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Why I advocate for you to be your own healthcare advocate

This post is much more personal, and includes issues that I have personally experienced. This is my inspiration behind empowering women to be their own advocates and pushing for answers. I share this message with immense understanding for the individual human, the individual care provider because I, myself, am a healthcare provider. But our healthcare system – especially our military healthcare system – is broken, and we need to help fix it.


At first, I wasn’t going to share these stories. They are personal. They require me to be incredibly vulnerable, which is not a comfortable feeling. But after being nominated for Military Spouse of the Year, I decided to use this platform and opportunity to elevate these issues and advocate for solutions.


So, here goes nothing:

My Why

In 2010, I held my mom as she took her last breath.


Eleven days before, she was diagnosed with stage 4 uterine adenosarcoma. A supposedly simple hysterectomy led to rapid transfer to another hospital and a six-hour surgery where they found tumors in her uterus, stomach, diaphragm and lungs. That wasn’t the worst part; the worst part was that the oncologist said the cancer had been growing for anywhere from 1.5 to 3 years, but, according to him, her obesity likely prevented a prompt diagnosis.


If you look up signs and symptoms of uterine cancer, you’ll find things like:

  • Abnormal vaginal bleeding or discharge
  • Pain or pressure in your pelvis
Mary-Catherine and her mom

If you look up signs and symptoms of ovarian cancer, you’ll find additional symptoms to include:

  • Feeling full too quickly or difficulty eating
  • Abdominal or back pain
  • Bloating
  • More frequent or urgent need to urinate and/or constipation


You see, my mom had several of these symptoms. Abnormal bleeding, immense back pain to the point of not being able to walk right, bloating, and more.


But when my mom sought care for these problems, they dismissed them as, “You’re just too fat” or “Just lose weight.” They failed to listen to her, to dissect the root cause of these symptoms. They said “Exercise more,” but my mom and I were at the gym together at least 4 days a week. They said, “Eat less.” But my mom was following a similar diet to what I was eating – and that’s when I was at the lowest point of my eating disorder, rapidly losing weight. Clearly, we weren’t eating enough. Yet, she couldn’t lose weight and they failed to investigate why.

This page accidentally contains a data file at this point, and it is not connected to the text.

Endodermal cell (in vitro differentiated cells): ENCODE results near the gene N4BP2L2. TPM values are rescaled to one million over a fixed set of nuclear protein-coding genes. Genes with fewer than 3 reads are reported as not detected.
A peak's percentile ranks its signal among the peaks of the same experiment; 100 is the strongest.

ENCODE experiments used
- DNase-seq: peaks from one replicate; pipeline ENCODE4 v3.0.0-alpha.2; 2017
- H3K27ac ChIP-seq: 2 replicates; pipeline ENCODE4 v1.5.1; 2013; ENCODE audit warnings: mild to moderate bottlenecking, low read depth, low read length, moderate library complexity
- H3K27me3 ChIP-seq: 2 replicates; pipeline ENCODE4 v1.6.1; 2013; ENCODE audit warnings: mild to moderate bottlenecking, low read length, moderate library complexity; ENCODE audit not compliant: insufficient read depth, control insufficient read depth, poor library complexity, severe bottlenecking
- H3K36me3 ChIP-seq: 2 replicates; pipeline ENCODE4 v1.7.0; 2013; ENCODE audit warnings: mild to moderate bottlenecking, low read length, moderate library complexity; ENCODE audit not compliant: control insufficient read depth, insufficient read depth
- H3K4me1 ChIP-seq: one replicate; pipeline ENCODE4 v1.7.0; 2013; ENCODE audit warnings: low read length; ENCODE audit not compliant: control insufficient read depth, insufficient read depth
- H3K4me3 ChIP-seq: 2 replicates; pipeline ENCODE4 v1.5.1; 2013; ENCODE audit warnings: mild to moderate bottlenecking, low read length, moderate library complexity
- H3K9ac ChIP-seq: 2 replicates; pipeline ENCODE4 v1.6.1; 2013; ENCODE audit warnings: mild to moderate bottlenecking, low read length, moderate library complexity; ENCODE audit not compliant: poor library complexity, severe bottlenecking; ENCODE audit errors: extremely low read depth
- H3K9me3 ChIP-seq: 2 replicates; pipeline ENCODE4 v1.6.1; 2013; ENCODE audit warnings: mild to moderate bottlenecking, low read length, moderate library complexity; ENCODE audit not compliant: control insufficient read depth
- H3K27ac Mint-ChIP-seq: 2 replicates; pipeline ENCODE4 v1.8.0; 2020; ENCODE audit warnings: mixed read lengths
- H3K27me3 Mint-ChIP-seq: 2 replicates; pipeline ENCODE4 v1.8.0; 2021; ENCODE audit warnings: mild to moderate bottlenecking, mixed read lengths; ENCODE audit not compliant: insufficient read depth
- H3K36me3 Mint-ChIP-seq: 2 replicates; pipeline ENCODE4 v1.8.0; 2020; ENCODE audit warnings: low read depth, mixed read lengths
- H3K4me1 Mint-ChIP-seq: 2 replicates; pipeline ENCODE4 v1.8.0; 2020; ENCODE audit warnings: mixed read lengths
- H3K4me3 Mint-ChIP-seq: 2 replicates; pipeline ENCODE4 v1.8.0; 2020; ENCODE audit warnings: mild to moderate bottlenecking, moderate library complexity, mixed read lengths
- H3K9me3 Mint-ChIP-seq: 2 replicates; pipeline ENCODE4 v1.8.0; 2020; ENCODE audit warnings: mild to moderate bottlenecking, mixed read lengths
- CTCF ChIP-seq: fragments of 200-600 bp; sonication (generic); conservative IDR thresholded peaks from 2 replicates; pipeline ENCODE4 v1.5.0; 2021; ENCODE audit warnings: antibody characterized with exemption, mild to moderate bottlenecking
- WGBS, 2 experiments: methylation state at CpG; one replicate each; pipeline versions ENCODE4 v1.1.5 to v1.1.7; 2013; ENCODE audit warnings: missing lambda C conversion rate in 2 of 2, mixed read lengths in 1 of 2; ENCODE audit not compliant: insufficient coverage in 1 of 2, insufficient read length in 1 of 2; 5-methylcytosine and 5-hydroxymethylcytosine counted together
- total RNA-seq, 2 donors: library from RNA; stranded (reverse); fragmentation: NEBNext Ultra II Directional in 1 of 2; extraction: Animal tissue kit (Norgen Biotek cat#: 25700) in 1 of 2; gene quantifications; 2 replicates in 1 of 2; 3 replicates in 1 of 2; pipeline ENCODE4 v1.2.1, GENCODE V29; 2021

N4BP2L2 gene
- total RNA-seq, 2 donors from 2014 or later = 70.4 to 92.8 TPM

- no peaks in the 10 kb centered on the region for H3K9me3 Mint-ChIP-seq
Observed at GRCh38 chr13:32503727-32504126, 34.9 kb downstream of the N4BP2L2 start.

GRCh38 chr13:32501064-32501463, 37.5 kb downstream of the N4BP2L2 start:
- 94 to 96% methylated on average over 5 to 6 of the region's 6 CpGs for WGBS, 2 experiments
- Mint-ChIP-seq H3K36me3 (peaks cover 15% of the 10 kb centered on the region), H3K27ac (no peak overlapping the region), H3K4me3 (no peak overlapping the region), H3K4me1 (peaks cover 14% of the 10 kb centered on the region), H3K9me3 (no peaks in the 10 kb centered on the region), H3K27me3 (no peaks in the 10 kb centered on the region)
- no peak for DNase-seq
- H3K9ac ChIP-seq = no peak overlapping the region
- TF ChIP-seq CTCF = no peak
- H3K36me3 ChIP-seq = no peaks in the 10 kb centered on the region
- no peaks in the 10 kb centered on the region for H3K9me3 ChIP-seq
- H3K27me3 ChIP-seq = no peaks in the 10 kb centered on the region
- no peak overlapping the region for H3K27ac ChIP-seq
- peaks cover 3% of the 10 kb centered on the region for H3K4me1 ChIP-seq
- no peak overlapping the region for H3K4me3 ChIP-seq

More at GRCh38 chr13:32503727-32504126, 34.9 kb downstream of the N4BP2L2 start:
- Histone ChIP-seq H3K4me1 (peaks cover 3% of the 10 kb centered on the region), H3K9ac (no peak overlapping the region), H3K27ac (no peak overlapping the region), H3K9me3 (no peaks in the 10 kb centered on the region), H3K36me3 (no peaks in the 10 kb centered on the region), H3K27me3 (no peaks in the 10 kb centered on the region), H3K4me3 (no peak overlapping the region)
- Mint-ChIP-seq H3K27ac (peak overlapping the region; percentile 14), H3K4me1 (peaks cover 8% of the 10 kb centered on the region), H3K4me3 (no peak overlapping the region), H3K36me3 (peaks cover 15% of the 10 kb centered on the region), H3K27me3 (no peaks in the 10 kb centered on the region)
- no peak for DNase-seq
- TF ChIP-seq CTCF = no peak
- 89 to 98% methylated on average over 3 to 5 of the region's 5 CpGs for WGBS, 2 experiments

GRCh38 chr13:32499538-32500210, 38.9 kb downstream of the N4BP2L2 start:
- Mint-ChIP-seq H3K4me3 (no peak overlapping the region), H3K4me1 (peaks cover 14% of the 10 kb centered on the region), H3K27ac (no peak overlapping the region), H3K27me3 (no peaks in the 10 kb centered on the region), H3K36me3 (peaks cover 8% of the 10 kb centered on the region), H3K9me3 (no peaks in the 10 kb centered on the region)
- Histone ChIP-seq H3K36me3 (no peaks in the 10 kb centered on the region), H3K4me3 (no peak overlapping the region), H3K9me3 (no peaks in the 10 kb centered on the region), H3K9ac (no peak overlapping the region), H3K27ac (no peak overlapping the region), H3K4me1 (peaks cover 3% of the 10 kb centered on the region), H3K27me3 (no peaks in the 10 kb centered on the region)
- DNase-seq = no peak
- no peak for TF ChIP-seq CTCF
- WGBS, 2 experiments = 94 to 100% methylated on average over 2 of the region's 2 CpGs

Over the last 11 and a half years, I have utilized this tragedy to push for more answers because, admittedly, at the time, we didn’t know any better. But now I do, and that’s why I’m begging you to be your own advocate.

You know your body best.

My Knee

In 2019, I was struck as a pedestrian. It caused a knee and back injury that took me over a year to recover from. Here’s the thing though: It shouldn’t have taken a year. I am truly blessed that the injuries weren’t worse than they were, but the healthcare system – especially the military healthcare system – needs to be better.


I started physical therapy on post in January for my injuries. They weren’t significant enough to warrant surgery (or so they thought). Immense pain, impaired ability to walk, and inability to exercise as I was used to (I ran 2 miles the day of the accident) deteriorated my mental health. I sunk into a deeper depression every day. July came, and I had a follow up with my provider. I wasn’t seeing the progress I wanted. I knew something was wrong. Something was missing.

“I don’t want to say it, but I think it might be in your head.”

Demeaning, right?


I left feeling defeated. I was on the verge of accepting my fate that I would never have full range of motion or use of my knee again. I wouldn’t be able to go back to playing tennis, strength training, or even running with my dogs.


But after two very delayed and almost entirely missed cancer diagnoses in my family (my mom, as I mentioned above, and my grandfather, whose story I won’t get into), I knew that I had to keep pushing for answers.


I finally got a referral to be seen by an orthopedic surgeon off post and within a week, I had surgery to correct the issue. Eight months. EIGHT MONTHS and being told “it’s in your head” and I finally had an answer. Now it took an additional 6 months of now off-post physical therapy to be able to jog for 5+ minutes, but I finally could do it. I can now even wear heeled boots again! Why? Because I pushed and pushed and pushed for answers.

We have to be our own advocates.

Another story: Women’s health availability

Now this one isn’t so much about a diagnosis as much as it’s about the accessibility of services.

At the end of December, I noticed a cyst. This wasn’t a new story for me. Unfortunately, it was my fifth one of this nature. I knew exactly what it was and what care I needed. So I reached out to my primary care provider to get a referral to women’s health, as it’s a female issue and best handled by a gynecologist. Now, if you’ve ever had a cyst before, you know that they can be painful, and they can suddenly grow in size (and pain!) very quickly.

Their first available appointment? The last day of January.

A couple weeks into January, I knew I wasn’t going to be able to wait until the end of the month. I was struggling to walk, especially when it came to stairs. I was previously working out a minimum of 4 days a week and then I was down to none. And if you know me, you know that exercise is a huge part of my stress management and promoting my mental wellbeing.

I called. And called. And called.